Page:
Friday, December 22, 2006


This is really sort of like comic relief. I got this story from Josh and you can read about it here.

You may have read about it, but the short version is that the communications director for Montana Representative Denny Rehberg has been fired after he got caught trying to hire someone to break into his college's computer system and improve his grade point average.

The funny thing, though, is that you can go online and read the emails between this guy and the people he was soliciting to do this illegal act, including repeated demands that he provide photographs of pigeons and squirrels to prove his bona fides.

As I say, since it is the holidays, if you're interested in a chuckle, take a look.

Monday, December 18, 2006

WTF, Harry?

Can someone explain to me why a single Democrat should be giving Bush cover for his new bogus plan for Iraq? He created the problem, he owns it, and he  and his Republican friends should be stuck with it.

So what was Harry Reid doing backing him up today on  ABC?

"If it's for a surge, that is, for two or three months and it's part of a program to get us out of there as indicated by this time next year, then, sure, I'll go along with it," Reid, who will become the majority leader when Democrats take control of the Senate next month, told ABC's "This Week" program.

How bogus is this? It's so bogus that Colin Powell not only knows it, he's willing to say so.

"There really are no additional troops. All we would be doing is keeping some of the troops who were there, there longer and escalating or accelerating the arrival of other troops."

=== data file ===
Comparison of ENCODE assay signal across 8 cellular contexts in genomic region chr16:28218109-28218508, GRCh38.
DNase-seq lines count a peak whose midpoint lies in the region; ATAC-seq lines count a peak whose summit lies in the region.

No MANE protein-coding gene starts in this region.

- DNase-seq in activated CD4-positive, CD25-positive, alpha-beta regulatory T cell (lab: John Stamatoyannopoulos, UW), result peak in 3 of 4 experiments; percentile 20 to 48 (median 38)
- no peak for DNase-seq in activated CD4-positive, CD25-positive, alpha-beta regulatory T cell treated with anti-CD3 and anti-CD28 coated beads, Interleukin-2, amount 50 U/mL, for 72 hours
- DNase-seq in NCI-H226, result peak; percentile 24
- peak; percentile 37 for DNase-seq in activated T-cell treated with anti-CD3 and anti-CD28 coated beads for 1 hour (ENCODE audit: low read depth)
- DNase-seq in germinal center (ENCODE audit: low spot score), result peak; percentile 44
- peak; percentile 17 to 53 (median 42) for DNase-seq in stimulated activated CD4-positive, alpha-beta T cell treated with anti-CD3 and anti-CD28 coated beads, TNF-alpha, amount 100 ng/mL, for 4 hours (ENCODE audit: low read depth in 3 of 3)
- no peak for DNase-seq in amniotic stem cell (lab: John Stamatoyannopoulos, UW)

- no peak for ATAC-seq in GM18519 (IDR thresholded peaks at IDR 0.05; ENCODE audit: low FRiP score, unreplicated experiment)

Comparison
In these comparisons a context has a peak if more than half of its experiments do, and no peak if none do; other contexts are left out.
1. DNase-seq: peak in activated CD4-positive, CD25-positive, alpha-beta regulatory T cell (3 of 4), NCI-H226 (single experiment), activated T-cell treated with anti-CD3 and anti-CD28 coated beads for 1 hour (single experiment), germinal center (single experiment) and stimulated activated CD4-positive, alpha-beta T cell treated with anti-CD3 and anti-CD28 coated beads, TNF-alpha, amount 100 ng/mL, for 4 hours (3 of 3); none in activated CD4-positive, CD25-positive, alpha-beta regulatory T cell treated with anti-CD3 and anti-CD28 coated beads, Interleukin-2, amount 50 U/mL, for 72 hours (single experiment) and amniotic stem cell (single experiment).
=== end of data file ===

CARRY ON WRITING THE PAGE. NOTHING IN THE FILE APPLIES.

. . .

The "active Army is about broken," Powell said.

Josh is absolutely right about this. Bush is wrong on the war and the public knows it. Almost three quarters of the public are opposed to the war, so where is the payoff in lining up behind Bush?

Wednesday, December 13, 2006

Human evolution

Biology may be the science that I am least interested in, but I found this story from the Times the other day quite interesting. It turns out that humans developed the ability to digest milk in adulthood incredibly recently, like thre thousand years ago. Also, we can tell that this trait was evolved in response to the cultural practice of keeping domestic cattle and using their milk for food.

Throughout most of human history, the ability to digest lactose, the principal sugar of milk, has been switched off after weaning because the lactase enzyme that breaks the sugar apart is no longer needed. But when cattle were first domesticated 9,000 years ago and people later started to consume their milk as well as their meat, natural selection would have favored anyone with a mutation that kept the lactase gene switched on.

You have to wonder, though, don't you: why wasn't this trait intelligently designed by our all-knowing, infinitely benevolent creator?

Wednesday, December 06, 2006


This is just a post to introduce you to the new link over there on the right: the Global Rich List. Give it a try and see how your income compares to the rest of the world.